Assuming that all documents in the Judgment package were properly completed, signed and submitted, and depending on what Court the Judgment and associated documents were filed in, it could take up to three months for the Court to process, sign and enter the Judgment. Unfortunately, Court budget cuts have slowed the processing of Judgment packages. To expedite the signing and entry of Judgment, it may be necessary to file an Ex Parte Application - but it may be difficult for the Judgment Clerk to locate your particular Judgment Package to retrieve it to enable you to provide it to the Judicial Officer for signing and returning to the Clerk for entry of Judgment. If there were any errors or omissions in the Judgment Package, it will be rejected, and you will have to start the Judgment Package submission process all over after correcting the errors or omissions.
Please note that this answer does not constitute legal advice, and should not be relied on, as each situation is fact specific, and it is not possible to evaluate a legal problem without a comprehensive consultation and review of all the facts and court pleadings filed in the case. This answer does not create an attorney-client relationship.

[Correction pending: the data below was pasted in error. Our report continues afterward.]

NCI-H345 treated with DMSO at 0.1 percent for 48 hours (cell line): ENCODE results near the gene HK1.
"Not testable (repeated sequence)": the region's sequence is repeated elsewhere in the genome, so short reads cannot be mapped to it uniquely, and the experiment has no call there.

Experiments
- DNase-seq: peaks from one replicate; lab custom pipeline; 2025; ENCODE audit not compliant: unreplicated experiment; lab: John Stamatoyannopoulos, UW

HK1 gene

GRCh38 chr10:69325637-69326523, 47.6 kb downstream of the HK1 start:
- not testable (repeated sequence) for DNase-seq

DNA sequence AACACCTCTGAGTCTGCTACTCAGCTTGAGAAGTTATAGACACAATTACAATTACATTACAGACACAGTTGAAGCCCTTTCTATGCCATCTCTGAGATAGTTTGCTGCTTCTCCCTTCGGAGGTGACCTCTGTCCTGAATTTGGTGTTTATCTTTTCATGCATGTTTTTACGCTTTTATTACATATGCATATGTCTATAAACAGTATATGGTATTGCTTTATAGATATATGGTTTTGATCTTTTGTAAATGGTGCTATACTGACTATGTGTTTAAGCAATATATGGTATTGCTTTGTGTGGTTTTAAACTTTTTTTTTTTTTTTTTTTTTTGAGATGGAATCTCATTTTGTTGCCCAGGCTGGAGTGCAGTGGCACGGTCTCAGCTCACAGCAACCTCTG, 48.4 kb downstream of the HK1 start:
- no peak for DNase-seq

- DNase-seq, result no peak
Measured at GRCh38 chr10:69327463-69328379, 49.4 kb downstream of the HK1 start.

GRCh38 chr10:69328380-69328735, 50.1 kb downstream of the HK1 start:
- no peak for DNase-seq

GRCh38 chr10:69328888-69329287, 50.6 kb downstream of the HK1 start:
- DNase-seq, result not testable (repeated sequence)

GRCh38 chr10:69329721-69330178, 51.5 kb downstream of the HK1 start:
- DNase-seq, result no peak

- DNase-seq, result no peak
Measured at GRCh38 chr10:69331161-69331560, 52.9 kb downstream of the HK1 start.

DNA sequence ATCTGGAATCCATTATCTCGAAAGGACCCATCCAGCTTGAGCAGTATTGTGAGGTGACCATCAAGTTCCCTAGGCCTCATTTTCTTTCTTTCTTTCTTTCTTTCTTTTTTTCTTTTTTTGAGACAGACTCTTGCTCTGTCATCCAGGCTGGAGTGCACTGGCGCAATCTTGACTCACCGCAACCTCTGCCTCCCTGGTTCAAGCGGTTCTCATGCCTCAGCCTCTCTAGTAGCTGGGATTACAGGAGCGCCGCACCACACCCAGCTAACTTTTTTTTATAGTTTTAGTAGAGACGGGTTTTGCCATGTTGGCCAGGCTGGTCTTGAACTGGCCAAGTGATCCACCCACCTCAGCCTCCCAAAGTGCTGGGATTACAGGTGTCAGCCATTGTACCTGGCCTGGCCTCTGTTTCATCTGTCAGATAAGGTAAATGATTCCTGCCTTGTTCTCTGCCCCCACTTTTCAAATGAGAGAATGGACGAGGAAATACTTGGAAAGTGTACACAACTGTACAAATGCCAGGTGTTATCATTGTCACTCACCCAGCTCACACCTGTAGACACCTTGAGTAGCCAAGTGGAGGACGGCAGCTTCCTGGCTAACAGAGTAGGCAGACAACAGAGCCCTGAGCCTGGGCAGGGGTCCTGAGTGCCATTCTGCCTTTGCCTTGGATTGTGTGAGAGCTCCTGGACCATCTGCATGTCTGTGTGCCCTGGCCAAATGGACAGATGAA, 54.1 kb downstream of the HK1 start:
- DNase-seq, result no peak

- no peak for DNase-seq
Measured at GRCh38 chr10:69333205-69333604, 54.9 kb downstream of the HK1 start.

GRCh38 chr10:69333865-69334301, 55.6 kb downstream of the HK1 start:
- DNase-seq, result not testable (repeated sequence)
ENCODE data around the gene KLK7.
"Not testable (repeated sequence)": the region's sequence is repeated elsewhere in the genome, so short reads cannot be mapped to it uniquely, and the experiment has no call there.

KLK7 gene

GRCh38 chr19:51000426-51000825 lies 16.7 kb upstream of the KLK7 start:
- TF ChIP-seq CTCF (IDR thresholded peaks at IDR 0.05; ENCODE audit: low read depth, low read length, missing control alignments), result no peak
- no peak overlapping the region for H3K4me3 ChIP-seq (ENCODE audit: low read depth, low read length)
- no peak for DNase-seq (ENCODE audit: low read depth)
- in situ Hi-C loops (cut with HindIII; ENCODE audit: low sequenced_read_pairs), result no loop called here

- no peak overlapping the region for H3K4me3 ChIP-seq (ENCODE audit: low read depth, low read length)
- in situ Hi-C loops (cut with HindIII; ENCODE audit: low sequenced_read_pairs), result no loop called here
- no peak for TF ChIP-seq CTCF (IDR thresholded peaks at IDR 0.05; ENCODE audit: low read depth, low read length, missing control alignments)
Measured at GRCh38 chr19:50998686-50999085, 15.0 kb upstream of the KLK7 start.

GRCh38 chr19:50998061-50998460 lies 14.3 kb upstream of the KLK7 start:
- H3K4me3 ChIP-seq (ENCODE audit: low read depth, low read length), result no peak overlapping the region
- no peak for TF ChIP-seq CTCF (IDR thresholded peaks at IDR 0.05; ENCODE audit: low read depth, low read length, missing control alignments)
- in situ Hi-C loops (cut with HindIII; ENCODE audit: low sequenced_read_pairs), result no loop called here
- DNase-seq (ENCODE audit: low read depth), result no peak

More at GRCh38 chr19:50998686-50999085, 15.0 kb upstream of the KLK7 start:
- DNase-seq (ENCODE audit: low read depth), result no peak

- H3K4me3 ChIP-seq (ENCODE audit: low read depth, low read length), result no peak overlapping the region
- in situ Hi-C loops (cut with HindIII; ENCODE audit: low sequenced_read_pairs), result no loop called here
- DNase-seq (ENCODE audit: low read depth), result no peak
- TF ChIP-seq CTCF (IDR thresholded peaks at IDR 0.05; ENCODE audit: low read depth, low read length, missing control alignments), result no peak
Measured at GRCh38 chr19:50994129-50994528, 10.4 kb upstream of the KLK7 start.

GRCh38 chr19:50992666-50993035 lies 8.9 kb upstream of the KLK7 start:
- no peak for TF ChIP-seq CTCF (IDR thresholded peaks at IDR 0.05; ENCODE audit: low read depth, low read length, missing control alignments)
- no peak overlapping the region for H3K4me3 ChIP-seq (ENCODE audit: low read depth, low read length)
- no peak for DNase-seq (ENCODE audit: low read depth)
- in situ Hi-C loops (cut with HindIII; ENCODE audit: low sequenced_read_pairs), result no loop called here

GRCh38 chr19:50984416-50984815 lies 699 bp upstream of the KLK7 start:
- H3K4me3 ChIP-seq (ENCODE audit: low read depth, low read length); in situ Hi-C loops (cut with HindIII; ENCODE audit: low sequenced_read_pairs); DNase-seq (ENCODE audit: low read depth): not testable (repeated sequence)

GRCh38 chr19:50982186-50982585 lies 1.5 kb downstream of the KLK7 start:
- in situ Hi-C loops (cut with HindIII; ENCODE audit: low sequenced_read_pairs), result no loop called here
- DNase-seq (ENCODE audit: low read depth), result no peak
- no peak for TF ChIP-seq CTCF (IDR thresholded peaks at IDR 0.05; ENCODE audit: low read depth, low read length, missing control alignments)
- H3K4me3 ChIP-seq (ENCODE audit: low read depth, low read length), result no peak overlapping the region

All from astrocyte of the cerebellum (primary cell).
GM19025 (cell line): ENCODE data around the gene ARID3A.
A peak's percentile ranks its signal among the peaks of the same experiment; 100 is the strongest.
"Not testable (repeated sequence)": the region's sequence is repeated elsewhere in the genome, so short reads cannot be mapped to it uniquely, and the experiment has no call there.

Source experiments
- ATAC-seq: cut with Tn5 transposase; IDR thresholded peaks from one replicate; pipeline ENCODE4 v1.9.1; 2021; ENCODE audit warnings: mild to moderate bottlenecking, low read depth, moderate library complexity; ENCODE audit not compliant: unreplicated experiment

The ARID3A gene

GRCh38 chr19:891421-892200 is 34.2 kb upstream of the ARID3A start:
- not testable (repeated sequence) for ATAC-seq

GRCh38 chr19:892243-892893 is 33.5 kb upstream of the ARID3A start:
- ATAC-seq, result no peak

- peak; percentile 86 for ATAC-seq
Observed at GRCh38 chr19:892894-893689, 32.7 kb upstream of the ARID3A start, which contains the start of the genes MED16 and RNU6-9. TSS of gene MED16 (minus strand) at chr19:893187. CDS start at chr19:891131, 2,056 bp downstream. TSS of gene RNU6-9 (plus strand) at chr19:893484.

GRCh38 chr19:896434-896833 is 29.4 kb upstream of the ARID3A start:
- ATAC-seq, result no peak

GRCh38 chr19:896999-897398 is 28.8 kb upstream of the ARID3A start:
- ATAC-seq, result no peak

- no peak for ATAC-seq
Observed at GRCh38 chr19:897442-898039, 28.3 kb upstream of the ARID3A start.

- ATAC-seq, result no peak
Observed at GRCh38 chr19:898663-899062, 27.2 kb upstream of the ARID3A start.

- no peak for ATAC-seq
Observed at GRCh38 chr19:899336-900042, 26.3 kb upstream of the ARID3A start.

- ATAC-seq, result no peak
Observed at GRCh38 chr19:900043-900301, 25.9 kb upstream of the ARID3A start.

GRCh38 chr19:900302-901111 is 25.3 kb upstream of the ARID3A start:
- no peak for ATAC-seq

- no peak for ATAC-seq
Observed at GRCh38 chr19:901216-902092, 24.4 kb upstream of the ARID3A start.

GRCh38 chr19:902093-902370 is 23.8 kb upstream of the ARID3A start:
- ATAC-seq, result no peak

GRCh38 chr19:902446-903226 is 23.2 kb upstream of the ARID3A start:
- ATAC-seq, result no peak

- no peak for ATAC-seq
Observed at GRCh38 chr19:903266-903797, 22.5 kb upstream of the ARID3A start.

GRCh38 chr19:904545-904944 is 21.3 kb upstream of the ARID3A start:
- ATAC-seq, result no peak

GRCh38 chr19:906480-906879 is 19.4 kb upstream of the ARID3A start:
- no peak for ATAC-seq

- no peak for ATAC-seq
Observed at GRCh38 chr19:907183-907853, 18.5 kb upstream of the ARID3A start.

I agree with my learned colleague. I would also add that, in terms of when the stipulation is effective, you can include language in the judgment that clearly states (citing the appropriate code section) that you both intend for these orders to be effective immediately upon both your signatures so that you do not have to wait for a court's signature.
Since the information provided in your question is very limited and I have not had an opportunity to review all relevant facts, information, and documents, you should not rely on any specific responses to your questions. The information offered here is general in nature given that the slightest bit of additional information could change a specific answer (i.e. we separated 1 year ago and he has been paying all my expenses. Q: Do I owe him that money back? A: Yes. But what if he used money from a community asset, like a retirement account, to pay it back. A: maybe some or maybe none). In short, consult an attorney to review all relevant information so s/he can properly and accurately advise you. This free service IS NOT a substitute for legal advice and should not be considered legal advice at all.